Some games are challenging by design. They require split-second combo moves, are unforgiving with mistakes, and contain punishing enemies you must battle again and again to learn how to overcome them. They offer no help. They are demanding.
Some games, however, are not challenging because they are demanding but because they are confounding. Ikai, now out for the Switch, is one of those games.
In Ikai, you are an assistant shrine priestess in ye olden times. While the priest is away, there’s an outbreak of spirits (all based on Japanese folklore), and it’s up to you to bust ‘em.
Your only tool is the ability to paint sigils that will banish the creatures, which requires you to walk or, in emergencies, perform a slight trot to carry you from room to room in your shrine, avoiding the ghosts until you can overcome them.
That’s a fine premise for horror. Games like Alien: Isolation and Fatal Frame make hay out of reversing the power fantasy of most video games, giving you the heebie-jeebies by putting the player in a situation where you can’t win by fighting, but by hiding or standing still.
Where Ikai stumbles is that while it puts you in the situation of being in a feudal-era shrine fighting creatures from folklore, it forgets that I have no idea what it means to be in a feudal-era shrine fighting creatures from mythology. It doesn’t so much throw you in the pool’s deep end, it blindfolds you, throws you in a bag, spins you around several times, and then throws you into an empty swimming pool with no ladders.
I get what they’re going for; the iterative process of a Souls-like game where you keep trying and trying until you finally have an “a-ha!” moment that allows you to finally overcome your foe. But it doesn’t feel like a Souls game, it feels like one of those insane point and click adventures where you have to put the fish in the bird feeder so that the cuckoo will drop the rainbow sticker on that one you can paint back using the bucket of tar then wear as a mustache to fool the guard at the book store.
The biggest difficulty of the game is simply knowing what you’re supposed to do. You start Ikai helping your master by making sigils using a simple drawing mechanic: you pick up the pen and match the pattern on the paper. After that, you have to sweep the shrine.
Okay. But,where’s the broom? Good question. There are several doors in the room, and if you go out any of them to find the broom, you can easily get lost as you roam the compound. Is there a map? There is not.
Okay, you’ve found the broom and swept. Now you need to take the laundry to the river. Where’s the laundry? Good question. This is undoubtedly something this character would know, but the game offers you no direction, nor is it helpful as a way to learn the layout of the shrine.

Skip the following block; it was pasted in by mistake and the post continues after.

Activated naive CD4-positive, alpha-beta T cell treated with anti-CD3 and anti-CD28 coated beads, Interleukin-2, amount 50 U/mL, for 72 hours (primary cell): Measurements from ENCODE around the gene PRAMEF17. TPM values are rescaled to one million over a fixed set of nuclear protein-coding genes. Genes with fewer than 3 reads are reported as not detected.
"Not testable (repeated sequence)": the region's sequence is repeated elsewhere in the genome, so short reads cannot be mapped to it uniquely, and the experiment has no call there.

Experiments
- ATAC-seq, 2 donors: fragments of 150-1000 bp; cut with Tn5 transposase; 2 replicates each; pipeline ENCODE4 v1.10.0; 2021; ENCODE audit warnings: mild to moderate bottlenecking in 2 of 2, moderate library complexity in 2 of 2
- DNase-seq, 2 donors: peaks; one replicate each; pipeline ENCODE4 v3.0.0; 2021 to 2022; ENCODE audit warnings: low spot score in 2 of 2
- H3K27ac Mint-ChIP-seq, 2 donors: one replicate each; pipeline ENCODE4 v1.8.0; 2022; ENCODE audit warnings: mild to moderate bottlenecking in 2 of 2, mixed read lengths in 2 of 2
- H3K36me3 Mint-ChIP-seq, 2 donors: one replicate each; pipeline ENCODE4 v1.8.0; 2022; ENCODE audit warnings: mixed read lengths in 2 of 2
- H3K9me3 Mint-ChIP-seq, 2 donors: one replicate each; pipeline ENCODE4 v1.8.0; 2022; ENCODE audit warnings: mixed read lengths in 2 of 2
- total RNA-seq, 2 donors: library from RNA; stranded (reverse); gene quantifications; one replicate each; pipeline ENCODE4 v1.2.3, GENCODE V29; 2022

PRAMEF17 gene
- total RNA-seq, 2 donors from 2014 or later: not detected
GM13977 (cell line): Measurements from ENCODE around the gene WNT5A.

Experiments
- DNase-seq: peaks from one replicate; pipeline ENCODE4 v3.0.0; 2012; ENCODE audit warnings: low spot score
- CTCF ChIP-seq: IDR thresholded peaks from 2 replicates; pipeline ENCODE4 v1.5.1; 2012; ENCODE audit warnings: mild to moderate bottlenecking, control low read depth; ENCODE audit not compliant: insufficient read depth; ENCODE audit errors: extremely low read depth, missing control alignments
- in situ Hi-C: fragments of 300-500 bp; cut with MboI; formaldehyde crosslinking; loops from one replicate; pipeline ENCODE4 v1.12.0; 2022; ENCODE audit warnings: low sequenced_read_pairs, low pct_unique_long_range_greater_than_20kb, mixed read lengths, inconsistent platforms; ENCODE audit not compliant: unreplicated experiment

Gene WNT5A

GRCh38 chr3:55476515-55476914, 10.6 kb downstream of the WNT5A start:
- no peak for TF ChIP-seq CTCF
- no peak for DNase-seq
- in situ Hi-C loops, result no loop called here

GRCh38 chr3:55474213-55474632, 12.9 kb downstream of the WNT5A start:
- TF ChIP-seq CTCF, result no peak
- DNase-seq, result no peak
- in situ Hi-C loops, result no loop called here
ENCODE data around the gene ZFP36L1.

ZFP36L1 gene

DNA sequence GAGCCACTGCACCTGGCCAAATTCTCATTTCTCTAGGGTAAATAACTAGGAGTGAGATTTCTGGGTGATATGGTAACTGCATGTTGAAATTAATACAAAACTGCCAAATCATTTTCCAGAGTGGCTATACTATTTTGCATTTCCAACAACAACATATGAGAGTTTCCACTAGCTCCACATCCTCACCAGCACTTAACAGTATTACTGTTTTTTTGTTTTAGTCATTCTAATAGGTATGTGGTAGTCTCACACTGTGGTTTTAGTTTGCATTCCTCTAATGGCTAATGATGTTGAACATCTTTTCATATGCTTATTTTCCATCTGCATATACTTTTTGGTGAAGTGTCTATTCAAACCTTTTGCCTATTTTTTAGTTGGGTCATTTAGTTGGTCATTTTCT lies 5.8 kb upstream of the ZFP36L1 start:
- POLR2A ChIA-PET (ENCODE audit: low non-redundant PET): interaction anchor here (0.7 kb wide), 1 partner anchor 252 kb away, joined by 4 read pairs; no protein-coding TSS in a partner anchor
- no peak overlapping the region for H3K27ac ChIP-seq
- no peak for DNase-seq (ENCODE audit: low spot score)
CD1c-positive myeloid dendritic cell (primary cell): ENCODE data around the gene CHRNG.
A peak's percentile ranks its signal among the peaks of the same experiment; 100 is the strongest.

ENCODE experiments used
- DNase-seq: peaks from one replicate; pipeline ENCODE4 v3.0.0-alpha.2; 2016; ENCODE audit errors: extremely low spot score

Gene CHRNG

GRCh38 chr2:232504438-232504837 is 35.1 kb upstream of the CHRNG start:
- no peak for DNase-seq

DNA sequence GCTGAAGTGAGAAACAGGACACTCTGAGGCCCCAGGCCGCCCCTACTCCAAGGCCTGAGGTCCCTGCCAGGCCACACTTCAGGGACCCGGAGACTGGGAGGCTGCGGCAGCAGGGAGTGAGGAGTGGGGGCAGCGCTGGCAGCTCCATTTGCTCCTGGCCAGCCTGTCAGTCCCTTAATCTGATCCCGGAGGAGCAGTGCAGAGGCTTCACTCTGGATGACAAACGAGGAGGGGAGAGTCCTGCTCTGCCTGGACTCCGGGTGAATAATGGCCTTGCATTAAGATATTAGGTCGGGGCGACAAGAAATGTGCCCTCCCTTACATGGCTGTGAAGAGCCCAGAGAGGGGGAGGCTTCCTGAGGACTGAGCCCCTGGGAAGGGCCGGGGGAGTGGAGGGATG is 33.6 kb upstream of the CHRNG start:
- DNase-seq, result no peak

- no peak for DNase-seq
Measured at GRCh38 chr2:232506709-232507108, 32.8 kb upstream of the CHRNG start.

Okay, now I’ve managed to find the laundry. I have no idea where I am in relation to the first room, but I have to take it to the river. Where’s the river? Outside. How do I get outside? Good question. By wandering about, I eventually find a door that has a sliding puzzle on it because of course it does.
The whole game is like this—stumbling about from location to location, encountering things that might be puzzles but might just be random objects you can interact with. When you finally need a brush and paper, you’ll have to go through room after room of drawers and boxes that can be opened but contain nothing before finally ending up in the correct room where you might, through trial and error, figure out the right object to move next to the right shelf.
The narration is also terrible. Occasionally, your character will chip in with unhelpful reminders like “I can’t wash the laundry in standing water” or say absolutely confusing things like “Leave the rock on the right.”
What does that mean? Pick up a rock and leave it on the right? Don’t pick up the rock on the right? Is there a rock there? Why can’t I see a rock? What am I supposed to be doing with this friggin’ rock?
No, what it means is “follow this path, making sure that this particular boulder stays to your right.”
The monsters you face range from actually frightening to goofy.
Pulled from Japanese folklore, the cultural dissonance can be effective when confronted with otherworldly creatures that look like they were designed by David Cronenberg. But then you run into giant heads that drop out of trees with all the terror of the Monty Python foot.
In the spirit of making progress for the review, I turned to a walkthrough for Ikai, which simply made me angrier as I learned what I was expected to figure out to play the game. First, I followed the directions to get the brush and paper, but they weren’t there. Then I remembered I picked them up because I found them while wandering around looking for laundry. Now I might have known that from checking my inventory, except there isn’t an inventory for everyday objects in the game, only for the collectibles you run across that explain some cultural aspect of feudal Japan and the creatures you’ll run across.
I am a scaredy-cat. But Ikai didn’t overwhelm my sense of terror as it overtaxed my patience. The confusing design, lack of direction, and frankly-twenty-year-old graphics create a “game” that isn’t horror, it’s just horrible.